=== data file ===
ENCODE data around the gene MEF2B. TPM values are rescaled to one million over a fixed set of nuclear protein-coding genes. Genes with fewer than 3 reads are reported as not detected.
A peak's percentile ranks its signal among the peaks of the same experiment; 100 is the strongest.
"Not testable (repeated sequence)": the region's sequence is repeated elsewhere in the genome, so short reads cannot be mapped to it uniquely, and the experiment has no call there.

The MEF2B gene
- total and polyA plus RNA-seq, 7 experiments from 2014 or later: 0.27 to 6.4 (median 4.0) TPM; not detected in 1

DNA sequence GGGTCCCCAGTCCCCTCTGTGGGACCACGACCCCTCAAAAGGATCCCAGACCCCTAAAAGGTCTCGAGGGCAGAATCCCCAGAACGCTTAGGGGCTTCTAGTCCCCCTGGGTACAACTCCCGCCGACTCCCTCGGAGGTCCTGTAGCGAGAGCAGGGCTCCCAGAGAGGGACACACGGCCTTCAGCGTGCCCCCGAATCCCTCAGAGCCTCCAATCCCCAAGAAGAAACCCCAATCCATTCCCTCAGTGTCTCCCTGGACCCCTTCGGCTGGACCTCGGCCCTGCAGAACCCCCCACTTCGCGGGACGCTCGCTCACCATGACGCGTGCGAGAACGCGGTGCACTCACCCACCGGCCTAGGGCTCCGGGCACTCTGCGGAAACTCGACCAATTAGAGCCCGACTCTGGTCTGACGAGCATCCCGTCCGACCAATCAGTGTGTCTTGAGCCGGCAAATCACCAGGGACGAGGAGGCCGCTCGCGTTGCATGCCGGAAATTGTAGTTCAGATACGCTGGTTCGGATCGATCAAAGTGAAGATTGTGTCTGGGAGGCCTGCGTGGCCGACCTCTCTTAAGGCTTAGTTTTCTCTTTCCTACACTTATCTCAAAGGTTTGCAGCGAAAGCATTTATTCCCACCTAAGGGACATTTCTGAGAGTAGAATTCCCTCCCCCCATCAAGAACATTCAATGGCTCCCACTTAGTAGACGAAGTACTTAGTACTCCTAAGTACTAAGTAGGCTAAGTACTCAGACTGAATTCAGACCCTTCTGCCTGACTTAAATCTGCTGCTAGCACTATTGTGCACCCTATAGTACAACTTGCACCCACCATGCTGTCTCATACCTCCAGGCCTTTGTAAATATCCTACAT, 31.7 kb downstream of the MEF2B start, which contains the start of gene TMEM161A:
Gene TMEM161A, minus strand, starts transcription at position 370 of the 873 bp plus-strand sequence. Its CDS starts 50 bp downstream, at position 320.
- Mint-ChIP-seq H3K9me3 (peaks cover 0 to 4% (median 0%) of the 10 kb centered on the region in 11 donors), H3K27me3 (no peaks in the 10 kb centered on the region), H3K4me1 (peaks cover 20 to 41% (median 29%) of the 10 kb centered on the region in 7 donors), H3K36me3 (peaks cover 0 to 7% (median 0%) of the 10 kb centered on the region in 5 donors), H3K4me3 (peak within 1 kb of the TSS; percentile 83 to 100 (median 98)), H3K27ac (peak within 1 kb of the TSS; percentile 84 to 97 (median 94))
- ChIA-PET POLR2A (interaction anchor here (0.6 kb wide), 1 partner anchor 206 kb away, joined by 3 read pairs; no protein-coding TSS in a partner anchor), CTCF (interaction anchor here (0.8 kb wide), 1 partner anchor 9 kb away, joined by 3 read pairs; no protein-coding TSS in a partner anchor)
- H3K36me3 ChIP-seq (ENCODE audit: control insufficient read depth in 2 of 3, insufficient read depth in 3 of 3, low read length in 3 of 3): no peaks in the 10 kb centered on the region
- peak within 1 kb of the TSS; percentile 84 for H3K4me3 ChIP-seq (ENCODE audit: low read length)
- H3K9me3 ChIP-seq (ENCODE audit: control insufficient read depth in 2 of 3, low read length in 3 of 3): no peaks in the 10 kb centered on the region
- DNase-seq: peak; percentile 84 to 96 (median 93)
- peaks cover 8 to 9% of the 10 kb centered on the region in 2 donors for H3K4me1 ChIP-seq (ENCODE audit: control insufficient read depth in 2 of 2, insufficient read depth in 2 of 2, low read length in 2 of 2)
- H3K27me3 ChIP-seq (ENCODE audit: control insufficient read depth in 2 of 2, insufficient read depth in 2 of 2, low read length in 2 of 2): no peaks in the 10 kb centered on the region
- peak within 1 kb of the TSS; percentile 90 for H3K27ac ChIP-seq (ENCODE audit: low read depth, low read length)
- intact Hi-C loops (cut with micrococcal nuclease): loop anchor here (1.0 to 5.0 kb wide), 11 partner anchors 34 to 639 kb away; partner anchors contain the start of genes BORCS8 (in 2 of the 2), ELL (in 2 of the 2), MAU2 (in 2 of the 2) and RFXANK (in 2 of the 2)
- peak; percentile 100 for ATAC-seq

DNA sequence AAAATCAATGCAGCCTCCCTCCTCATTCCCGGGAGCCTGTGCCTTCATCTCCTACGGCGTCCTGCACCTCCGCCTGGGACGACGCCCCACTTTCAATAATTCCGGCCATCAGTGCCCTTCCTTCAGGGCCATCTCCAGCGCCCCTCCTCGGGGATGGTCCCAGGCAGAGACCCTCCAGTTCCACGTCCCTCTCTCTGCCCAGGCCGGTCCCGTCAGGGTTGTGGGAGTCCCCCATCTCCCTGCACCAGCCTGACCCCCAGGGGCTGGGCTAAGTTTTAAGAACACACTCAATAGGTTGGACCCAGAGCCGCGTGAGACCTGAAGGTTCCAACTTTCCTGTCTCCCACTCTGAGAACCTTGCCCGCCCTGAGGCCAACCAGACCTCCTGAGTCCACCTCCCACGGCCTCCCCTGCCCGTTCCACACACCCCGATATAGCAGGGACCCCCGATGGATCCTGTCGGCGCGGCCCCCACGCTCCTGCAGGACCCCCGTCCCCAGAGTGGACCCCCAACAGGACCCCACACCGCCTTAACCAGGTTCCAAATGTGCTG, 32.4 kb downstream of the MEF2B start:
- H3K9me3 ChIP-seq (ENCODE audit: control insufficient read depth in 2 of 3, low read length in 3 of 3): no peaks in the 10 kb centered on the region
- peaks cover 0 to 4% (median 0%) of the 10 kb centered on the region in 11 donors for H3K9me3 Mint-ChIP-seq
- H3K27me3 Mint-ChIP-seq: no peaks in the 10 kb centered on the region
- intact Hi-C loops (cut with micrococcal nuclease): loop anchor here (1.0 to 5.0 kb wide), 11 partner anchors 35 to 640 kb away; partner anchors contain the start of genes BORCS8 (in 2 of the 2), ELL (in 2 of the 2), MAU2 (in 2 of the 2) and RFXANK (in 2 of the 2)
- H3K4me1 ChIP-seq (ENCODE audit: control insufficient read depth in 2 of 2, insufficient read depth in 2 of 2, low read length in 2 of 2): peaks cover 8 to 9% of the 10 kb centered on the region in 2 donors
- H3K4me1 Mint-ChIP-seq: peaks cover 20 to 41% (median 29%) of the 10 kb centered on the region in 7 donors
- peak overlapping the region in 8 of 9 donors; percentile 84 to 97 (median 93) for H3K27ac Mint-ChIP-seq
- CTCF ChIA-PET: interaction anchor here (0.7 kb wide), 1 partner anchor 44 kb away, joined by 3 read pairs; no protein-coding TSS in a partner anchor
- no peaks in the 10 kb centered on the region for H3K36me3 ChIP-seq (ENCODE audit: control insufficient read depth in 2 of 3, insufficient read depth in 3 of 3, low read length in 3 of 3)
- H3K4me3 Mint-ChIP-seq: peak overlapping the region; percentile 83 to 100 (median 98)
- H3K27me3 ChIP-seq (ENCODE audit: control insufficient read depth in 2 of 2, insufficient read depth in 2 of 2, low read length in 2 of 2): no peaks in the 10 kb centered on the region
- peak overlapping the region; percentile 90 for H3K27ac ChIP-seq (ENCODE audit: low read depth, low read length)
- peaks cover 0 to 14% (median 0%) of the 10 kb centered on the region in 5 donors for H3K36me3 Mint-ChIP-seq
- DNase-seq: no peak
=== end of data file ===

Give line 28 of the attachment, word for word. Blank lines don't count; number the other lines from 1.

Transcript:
- no peaks in the 10 kb centered on the region for H3K36me3 ChIP-seq (ENCODE audit: control insufficient read depth in 2 of 3, insufficient read depth in 3 of 3, low read length in 3 of 3)